...at the beginning of the year, new sales for Stone Soup started rolling in, pushing my newspaper list to over 300. I am ecstatic, grateful, and awed. My syndicate ROCKS. My readers ROCK. My life ROCKS, well, most of the time.
So thanks to the 30+ newspaper editors from Florida to Montana to Califormia to Idaho to northern Illinois (right next to my home town of St. Charles, yay!) and beyond who added Stone Soup to their comics lineup. You've made 2013 pretty stellar so far.
And starting June 10, the Stockton California Record will begin a 3-month test of Stone Soup. I'm really hoping that readers there get attached to the Stone Clan and keep running my strip forever. So if you know anyone in Stockton... ask them to watch for it!
... my explanation for the long absence from this blog. I spent the first 3 months of this year, mid-January to mid-April, in Cape Town South Africa. (I know, I know, I could have blogged from there. But it was meant to be a sabbatical. A rest, a time to recharge. While working. But with lots of time to just fart around in a gorgeous, interesting place. One way to do that? Unplug.)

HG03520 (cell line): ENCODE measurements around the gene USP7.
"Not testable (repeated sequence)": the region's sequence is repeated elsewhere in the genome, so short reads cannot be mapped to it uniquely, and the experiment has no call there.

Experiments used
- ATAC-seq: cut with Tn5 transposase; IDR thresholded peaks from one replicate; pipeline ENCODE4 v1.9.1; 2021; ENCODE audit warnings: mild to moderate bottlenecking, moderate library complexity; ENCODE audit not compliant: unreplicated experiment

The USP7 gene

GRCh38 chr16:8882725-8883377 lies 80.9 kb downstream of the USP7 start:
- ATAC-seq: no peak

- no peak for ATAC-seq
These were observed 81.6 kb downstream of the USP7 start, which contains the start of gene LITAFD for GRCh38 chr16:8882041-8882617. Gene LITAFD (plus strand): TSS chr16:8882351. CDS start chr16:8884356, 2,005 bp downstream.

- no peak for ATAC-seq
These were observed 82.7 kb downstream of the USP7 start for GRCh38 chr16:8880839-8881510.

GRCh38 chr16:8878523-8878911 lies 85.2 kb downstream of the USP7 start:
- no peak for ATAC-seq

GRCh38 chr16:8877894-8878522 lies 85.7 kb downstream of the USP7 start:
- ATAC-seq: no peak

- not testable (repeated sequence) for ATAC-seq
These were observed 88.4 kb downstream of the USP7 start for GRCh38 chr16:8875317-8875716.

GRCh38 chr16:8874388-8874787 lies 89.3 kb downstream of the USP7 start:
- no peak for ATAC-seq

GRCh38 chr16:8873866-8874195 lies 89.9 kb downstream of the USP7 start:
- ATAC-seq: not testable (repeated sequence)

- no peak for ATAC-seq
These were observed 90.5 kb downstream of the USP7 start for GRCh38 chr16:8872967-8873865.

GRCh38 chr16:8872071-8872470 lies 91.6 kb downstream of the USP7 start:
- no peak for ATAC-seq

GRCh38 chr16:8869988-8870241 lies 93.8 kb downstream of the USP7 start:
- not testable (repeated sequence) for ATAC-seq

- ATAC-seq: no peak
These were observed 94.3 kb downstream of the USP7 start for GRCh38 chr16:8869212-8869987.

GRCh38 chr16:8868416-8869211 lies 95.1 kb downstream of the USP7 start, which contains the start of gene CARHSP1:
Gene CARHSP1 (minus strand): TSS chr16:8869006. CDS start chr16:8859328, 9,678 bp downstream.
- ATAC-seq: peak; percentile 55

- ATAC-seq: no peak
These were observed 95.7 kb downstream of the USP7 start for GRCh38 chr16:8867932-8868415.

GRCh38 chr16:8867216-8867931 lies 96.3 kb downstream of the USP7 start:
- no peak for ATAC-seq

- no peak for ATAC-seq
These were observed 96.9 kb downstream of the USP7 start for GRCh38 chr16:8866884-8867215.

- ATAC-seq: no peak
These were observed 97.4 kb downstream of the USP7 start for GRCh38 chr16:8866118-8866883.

I rented a house overlooking False Bay and the Cape of Good Hope, packed up a portable light table, scanner, my ink, paper and pens, and drew the strip from there. It was summer in the Southern Hemisphere, sunny nearly every day, the sea was gorgeous and wild and beckoning... which inspired me to work twice as fast. It helped that the phone didn't ring, friends didn't drop by, and my husband, who wasn't working, took care of ALL the everyday household stuff. He's a great cook. He does laundry. He got us tickets to see Rodriguez (Sugarman). Again, my life rocks.